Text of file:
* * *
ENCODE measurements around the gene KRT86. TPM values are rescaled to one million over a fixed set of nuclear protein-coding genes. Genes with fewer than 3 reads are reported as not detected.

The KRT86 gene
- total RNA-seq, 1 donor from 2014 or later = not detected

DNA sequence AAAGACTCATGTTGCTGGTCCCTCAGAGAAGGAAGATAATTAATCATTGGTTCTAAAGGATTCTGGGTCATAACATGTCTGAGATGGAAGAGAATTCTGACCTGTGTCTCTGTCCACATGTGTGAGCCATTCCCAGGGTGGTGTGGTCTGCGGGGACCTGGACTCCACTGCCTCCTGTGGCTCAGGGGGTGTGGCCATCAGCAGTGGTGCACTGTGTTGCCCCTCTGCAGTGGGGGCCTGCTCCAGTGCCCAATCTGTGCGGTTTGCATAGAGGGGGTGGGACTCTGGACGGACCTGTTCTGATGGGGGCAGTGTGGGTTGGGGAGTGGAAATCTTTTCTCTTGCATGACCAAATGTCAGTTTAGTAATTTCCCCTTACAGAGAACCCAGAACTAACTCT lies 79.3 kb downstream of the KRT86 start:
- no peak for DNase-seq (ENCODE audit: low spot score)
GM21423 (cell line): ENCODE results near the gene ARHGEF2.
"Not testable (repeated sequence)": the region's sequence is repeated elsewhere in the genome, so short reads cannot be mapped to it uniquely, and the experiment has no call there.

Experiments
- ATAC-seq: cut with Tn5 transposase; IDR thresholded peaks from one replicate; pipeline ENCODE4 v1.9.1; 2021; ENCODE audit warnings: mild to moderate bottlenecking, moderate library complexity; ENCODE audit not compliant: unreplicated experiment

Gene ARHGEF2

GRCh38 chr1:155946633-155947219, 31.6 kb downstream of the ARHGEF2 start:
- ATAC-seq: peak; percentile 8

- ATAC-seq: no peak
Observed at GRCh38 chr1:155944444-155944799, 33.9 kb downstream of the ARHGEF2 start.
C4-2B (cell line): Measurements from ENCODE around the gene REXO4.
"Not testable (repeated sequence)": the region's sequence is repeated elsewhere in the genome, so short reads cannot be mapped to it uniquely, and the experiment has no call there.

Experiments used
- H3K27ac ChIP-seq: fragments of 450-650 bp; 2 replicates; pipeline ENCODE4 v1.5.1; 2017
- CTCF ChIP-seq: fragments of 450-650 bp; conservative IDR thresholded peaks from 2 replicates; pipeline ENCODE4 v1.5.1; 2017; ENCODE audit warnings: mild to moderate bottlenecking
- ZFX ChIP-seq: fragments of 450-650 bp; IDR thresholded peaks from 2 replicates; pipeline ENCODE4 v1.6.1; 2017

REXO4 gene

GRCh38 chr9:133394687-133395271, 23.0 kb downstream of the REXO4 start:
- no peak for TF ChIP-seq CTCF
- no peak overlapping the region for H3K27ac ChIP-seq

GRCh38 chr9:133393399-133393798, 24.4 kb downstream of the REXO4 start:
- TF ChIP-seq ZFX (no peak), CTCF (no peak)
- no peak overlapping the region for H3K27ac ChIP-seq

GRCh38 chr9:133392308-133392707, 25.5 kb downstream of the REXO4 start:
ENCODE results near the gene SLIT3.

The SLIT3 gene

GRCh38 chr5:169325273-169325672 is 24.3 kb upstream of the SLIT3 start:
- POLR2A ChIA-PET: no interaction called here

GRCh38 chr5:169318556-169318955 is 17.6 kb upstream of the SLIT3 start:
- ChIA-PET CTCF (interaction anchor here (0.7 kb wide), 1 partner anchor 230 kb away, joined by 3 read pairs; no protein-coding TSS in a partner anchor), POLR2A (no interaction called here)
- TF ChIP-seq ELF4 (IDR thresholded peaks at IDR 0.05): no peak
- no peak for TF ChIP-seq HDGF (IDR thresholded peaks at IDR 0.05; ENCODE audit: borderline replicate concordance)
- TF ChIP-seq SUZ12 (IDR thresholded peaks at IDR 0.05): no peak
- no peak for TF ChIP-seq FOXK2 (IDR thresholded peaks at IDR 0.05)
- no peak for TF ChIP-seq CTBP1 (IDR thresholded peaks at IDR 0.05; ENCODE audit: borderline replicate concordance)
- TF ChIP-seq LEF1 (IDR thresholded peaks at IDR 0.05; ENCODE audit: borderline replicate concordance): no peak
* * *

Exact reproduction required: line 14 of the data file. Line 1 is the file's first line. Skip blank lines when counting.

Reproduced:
Observed at GRCh38 chr1:155944444-155944799, 33.9 kb downstream of the ARHGEF2 start.